Even if the world stopped emitting greenhouse gases tomorrow, it would take decades for those trends to slow down and stabilize.
“We cannot change what we did in the past,” Tétégan Simon says.
So while the political debate over how to reduce emissions continues, her team is at work measuring the impact of climate change so far and forecasting the more severe effects still to come.
The Valorēs website features dramatic aerial photographs illustrating how much erosion has ripped away the shorelines of various coastal communities.
There are also videos with projections of once-in-a-century storm surges in the year 2100. They show large parts of several communities underwater, including the street in downtown Shippagan, where the Valorēs office is located.
WATCH: A team of research scientists is helping local communities reinforce an eroding coastline
“We don’t have the power to fight the climate, but what we can do is to understand what are the impacts of the climate change on the coasts and how we can slow the impacts, how we can protect the coasts in advance,” says Tétégan Simon.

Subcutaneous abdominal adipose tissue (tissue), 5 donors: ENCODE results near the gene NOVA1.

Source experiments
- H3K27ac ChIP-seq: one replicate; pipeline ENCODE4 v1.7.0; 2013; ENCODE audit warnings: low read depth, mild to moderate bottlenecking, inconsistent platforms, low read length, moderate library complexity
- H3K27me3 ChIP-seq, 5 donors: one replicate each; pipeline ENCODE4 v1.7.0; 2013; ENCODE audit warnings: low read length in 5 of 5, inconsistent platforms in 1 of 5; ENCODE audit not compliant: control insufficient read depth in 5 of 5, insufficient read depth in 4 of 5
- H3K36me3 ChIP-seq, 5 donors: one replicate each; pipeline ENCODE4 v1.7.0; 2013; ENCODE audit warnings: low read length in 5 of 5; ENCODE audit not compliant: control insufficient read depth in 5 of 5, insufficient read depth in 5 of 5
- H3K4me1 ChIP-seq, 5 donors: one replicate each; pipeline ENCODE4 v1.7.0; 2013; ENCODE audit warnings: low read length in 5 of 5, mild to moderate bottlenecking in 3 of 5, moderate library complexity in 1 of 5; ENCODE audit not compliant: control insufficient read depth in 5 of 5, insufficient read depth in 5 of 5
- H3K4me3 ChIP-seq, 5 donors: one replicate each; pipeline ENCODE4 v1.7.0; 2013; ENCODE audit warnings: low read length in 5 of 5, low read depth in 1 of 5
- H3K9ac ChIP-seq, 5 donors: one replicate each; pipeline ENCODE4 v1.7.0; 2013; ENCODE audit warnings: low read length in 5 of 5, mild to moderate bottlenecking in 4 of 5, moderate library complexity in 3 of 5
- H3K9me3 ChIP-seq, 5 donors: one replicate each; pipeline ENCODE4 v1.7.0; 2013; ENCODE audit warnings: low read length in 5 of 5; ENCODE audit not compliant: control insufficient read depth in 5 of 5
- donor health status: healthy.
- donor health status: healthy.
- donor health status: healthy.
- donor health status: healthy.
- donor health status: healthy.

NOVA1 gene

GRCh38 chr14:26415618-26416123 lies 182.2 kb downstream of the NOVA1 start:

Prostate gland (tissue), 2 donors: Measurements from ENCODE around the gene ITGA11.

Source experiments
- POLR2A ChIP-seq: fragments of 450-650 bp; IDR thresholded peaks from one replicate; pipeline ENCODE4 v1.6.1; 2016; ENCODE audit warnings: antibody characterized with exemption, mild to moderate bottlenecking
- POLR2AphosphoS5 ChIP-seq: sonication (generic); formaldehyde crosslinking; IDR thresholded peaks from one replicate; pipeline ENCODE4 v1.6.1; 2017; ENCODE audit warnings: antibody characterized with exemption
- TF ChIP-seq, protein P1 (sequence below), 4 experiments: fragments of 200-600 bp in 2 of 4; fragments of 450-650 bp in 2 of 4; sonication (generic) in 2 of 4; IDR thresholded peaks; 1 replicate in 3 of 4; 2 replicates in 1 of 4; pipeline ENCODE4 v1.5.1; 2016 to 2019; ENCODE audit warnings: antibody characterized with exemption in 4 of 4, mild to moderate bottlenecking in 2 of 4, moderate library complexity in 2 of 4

Paulin has come up with his own home-made solution: dozens of old lobster traps perched on the cliff behind his home to blunt the impact of the waves on the soil.
In nearby Chiasson Office, Steven Cormier and Sylvie Desylva reinforced their shorefront backyard with large rocks, a $30,000 expense.
Desylva maintained a Facebook page of photos showing erosion along the coast and calls the situation “a disaster” that her family has avoided only thanks to those rocks.
The effect is clear. A vacant lot next door has been visibly pounded by the tide, shrinking it by a dozen metres or more compared to theirs.
“Not everybody can afford it but if you want to stay on the shoreline, you’ve got to invest,” Cormier says.
Tétégan Simon says such DIY efforts can help but even large rocks like the ones behind the Desylva-Cormier household may not last.